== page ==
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Hierarchical decomposition of a large-scale database of cognitive neuroimaging activation maps using graph-theoretical tools.

Matías Palmucci

  • CABA,
  • Argentina
  • Matías Palmucci ¹
  • , Enzo Tagliazucchi ¹
  • 1 Computational Cognitive Neuroscience Lab (COCUCO), Departamento de Física, FCEyN, UBA
  • 2 Escuela de Ciencia y Tecnología, Universidad Nacional de San Martín (UNSAM), Buenos Aires
  • 3 Consejo Nacional de Investigaciones Científicas y Técnicas (CONICET)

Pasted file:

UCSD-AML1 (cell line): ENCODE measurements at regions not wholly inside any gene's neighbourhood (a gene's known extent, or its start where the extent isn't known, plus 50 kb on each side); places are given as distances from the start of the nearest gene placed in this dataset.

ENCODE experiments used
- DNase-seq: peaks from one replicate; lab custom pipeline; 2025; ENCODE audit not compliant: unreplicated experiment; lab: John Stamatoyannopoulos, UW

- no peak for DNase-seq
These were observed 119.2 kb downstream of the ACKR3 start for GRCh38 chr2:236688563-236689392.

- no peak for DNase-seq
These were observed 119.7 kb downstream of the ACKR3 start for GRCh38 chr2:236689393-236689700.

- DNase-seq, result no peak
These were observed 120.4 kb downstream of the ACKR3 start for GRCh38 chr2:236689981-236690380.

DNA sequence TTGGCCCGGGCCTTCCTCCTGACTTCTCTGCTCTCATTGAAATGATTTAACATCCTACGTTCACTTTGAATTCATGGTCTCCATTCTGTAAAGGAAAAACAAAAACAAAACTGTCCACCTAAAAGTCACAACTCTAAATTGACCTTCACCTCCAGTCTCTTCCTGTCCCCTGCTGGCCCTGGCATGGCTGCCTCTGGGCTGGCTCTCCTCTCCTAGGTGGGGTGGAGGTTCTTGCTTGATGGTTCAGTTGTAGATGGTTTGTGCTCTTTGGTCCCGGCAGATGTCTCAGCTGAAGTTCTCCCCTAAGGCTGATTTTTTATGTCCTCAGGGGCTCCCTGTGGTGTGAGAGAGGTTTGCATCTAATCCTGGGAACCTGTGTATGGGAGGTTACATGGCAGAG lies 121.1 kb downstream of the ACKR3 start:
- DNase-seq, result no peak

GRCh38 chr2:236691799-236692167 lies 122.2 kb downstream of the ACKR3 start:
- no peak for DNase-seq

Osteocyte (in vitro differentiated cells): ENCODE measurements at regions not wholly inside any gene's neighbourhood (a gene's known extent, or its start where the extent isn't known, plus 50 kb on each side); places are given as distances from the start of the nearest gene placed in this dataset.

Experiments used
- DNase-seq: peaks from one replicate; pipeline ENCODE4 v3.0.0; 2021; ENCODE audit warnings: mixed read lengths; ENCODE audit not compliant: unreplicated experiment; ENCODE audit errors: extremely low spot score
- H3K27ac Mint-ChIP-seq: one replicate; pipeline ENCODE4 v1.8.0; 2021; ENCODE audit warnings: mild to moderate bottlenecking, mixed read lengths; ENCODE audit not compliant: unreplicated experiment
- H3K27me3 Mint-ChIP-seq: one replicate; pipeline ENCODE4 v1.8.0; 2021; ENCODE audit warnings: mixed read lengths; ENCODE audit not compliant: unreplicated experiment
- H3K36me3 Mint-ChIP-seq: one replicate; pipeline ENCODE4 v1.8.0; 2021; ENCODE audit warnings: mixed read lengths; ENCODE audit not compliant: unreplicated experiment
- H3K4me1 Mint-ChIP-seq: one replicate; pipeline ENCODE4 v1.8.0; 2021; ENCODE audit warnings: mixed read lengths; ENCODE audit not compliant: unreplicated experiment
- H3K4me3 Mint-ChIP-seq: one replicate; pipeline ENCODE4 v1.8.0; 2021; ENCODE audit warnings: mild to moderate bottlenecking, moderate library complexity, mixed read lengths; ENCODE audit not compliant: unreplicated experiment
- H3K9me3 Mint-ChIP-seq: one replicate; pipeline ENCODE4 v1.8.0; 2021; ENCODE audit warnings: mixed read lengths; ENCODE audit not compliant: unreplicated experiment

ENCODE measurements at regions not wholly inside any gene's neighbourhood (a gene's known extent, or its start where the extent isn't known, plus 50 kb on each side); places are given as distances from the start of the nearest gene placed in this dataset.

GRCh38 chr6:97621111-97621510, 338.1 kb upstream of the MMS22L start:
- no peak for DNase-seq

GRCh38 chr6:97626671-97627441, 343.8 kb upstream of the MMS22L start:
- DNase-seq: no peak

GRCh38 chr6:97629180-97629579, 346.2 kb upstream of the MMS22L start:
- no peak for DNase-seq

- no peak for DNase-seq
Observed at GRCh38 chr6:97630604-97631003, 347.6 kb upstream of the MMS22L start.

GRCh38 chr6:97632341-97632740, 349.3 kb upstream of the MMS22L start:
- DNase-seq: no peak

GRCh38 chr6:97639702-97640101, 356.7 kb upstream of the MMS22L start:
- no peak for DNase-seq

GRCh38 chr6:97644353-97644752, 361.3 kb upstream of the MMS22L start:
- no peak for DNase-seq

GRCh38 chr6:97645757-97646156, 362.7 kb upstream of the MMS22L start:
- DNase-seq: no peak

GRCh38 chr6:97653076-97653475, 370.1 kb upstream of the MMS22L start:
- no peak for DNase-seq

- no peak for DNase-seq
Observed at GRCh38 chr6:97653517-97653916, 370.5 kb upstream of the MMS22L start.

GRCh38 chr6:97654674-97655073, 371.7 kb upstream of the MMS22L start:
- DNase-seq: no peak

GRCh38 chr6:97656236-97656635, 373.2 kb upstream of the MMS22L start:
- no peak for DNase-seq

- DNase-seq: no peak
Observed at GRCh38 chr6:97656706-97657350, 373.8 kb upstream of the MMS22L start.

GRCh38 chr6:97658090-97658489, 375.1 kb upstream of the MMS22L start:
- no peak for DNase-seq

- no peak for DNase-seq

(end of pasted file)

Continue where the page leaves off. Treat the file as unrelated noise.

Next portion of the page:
Since the seminal work by Biswal et al. (Biswal et al., 1995) – later expanded using multivariate methods by Beckmann and colleagues (Beckmann et al., 2005) – it is known that spontaneous brain activity recorded using fMRI presents a spatio-temporal organization consistent with well-defined neural systems. This correspondence was revealed for the first time by Smith and colleagues (Smith et al., 2009), who compared the independent components obtained from a database of fMRI task activation maps ( with those obtained from resting state fMRI data. The striking correspondence between both sets of components suggested that spontaneous brain activity recapitulates spatio-temporal patterns that might be required for the rapid reaction to environmental demands. A total of 3072 association test maps of activation meta-analysis were downloaded from ( of which we classified 400 maps corresponding to different terms associated with cognitive processes. Combining graph-theoretical tools with modularization optimization algorithms, we performed a hierarchical clustering of these maps and observed task-positive and negative clusters at a coarse-level, which were then subdivided into maps associated with well-defined functions. In contrast with the work by Smith et al., the correspondence between task-derived maps and resting state networks was only manifest at an intermediate resolution.